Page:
June Dairy Month, an annual tradition developed to celebrate the dairy industry and its many contributions to our society, originated in 1937. During its first two years, 1937 and 1938, it was called National Milk Month and ran from June 10 to July 10. The 1937 event, sponsored by chain stores, was given the theme “Keep Youthful – Drink Milk.” Originally supported by the National Dairy Council (NDC), June Dairy Month was established to help stabilize dairy demand during periods of peak production. To assist in that effort, NDC provided promotional materials to the 6,300 stores participating.
“June Dairy Month” became the official title of the promotion in 1939 and focused on greater use of dairy products. Campaign material, prepared by NDC, was offered to producers, processors and dairy product distributors. June Dairy Month was initially funded by a one cent per pound butterfat assessment in June.
During the war years, less emphasis was placed on promotion, more on surviving the war. The retailers helped customers receive an adequate supply of dairy products and provided information to help use them properly.
After the war, efforts focused on resuming dairy product usage and regaining ‘lost’ butter sales. In 1947 the slogan was “30 Days for ADA in June.” The goal was “Sales, not Surplus.” By 1950, retailers, producers and processors all worked together to promote June Dairy Month.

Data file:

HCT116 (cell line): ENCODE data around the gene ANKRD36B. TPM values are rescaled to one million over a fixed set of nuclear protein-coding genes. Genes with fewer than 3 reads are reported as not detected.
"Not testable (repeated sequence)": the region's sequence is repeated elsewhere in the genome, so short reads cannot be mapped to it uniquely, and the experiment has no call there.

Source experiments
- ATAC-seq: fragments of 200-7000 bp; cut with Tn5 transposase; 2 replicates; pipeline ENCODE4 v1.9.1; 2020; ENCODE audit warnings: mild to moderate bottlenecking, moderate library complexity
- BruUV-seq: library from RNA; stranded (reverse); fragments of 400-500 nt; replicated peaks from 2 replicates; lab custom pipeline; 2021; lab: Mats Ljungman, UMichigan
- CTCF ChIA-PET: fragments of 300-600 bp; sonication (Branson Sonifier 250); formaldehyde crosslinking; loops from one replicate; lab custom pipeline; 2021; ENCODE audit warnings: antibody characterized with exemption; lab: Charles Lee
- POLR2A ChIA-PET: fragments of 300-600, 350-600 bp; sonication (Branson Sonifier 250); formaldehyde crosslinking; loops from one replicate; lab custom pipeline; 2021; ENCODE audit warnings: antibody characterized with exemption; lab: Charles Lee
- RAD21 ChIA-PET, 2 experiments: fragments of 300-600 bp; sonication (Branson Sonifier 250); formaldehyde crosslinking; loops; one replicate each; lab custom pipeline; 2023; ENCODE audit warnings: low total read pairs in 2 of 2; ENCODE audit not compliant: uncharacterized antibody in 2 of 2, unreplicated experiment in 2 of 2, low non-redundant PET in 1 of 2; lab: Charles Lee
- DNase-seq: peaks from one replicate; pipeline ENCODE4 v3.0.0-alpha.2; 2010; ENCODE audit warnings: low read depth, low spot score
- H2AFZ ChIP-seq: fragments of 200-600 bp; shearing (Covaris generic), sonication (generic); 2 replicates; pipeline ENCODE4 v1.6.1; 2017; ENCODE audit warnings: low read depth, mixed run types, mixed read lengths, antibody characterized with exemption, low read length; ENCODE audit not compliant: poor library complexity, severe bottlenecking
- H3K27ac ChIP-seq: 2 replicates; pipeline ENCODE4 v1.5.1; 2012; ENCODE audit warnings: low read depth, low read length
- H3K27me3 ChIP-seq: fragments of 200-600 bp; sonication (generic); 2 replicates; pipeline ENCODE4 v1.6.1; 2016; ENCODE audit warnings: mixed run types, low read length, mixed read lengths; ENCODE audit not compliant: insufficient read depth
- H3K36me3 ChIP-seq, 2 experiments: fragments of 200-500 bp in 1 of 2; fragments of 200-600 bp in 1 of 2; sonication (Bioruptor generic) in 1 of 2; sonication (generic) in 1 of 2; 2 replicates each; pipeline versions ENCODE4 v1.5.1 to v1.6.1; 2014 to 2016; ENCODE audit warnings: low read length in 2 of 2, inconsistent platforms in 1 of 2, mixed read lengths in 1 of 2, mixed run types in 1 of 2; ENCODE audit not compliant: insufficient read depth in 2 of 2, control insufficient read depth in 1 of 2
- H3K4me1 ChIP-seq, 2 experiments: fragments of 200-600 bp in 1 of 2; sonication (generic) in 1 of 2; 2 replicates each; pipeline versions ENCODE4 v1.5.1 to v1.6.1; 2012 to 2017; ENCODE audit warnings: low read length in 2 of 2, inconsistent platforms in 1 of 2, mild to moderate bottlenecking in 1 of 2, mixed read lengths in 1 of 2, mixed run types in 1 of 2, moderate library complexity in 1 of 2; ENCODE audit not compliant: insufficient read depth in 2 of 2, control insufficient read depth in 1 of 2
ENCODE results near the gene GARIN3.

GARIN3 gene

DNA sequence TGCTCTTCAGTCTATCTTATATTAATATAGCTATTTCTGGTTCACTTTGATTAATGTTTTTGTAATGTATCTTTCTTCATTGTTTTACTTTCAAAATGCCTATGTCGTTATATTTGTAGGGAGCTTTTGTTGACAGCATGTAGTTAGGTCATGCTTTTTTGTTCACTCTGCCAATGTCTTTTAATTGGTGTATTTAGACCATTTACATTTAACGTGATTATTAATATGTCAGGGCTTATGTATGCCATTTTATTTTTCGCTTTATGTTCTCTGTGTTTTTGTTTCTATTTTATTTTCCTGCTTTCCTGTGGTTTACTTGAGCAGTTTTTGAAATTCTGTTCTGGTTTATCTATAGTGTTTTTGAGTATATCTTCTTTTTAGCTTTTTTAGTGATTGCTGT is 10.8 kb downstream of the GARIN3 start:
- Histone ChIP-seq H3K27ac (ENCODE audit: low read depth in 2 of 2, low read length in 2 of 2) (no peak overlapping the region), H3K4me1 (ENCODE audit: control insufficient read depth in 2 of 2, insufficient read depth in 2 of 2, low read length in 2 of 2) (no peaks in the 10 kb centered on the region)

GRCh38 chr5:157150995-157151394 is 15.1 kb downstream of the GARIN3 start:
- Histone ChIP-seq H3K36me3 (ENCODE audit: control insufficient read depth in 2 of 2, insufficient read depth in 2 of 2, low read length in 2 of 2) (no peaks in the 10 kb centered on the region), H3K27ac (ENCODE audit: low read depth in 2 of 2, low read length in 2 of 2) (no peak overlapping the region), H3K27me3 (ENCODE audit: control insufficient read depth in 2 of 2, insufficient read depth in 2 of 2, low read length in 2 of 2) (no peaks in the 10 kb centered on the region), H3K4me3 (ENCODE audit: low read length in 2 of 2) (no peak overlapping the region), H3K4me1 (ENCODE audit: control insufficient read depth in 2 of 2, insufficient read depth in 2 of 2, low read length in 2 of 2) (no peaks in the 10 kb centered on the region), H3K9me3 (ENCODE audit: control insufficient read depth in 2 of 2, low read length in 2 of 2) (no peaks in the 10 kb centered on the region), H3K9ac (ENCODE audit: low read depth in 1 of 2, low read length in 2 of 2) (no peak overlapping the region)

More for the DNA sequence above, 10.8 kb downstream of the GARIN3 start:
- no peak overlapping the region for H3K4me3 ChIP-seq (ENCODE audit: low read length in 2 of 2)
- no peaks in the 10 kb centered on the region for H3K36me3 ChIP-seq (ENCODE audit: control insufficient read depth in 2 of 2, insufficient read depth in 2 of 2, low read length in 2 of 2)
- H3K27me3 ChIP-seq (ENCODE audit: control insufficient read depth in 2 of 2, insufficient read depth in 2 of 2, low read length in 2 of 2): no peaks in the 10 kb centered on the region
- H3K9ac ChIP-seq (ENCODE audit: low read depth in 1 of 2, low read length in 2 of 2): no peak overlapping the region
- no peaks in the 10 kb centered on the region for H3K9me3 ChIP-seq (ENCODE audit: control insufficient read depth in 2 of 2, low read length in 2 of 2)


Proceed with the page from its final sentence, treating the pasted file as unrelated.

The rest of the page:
In 1955 American Dairy Association (ADA) became the national leader for June Dairy Month campaigns. The emphasis changed to sales promotion programs for dairy products, and advertising and merchandising programs were added to an already-effective public relations program. The June promotion became a month-by-month merchandising event in which one or more foods made from milk were highlighted nationwide on a monthly basis. This advertising was visible evidence of dairy farmers’ dollars at work.
June Dairy Month continued to evolve over the years and entire communities across the country, both rural and urban, have embraced it and have become involved in many ways. Some celebrate with dairy food demonstrations. In others, dairy princesses have distributed product samples at creameries, grocery stores, and local banks. Some rural communities sponsor cattle shows and princess contests with coronation ceremonies. One of the traditional highlights is a parade, featuring county and regional dairy princesses, town officials, floats and marching bands. Other activities include cow milking contests, cow visits at zoos, or banks offering free milk and ice cream cones.
The cooperation between farmers and other community members are really the basis of what June Dairy Month is all about – celebrating and using a wonderful product.
Adopted from Midwest Dairy Association, http://www.midwestdairycheckoff.com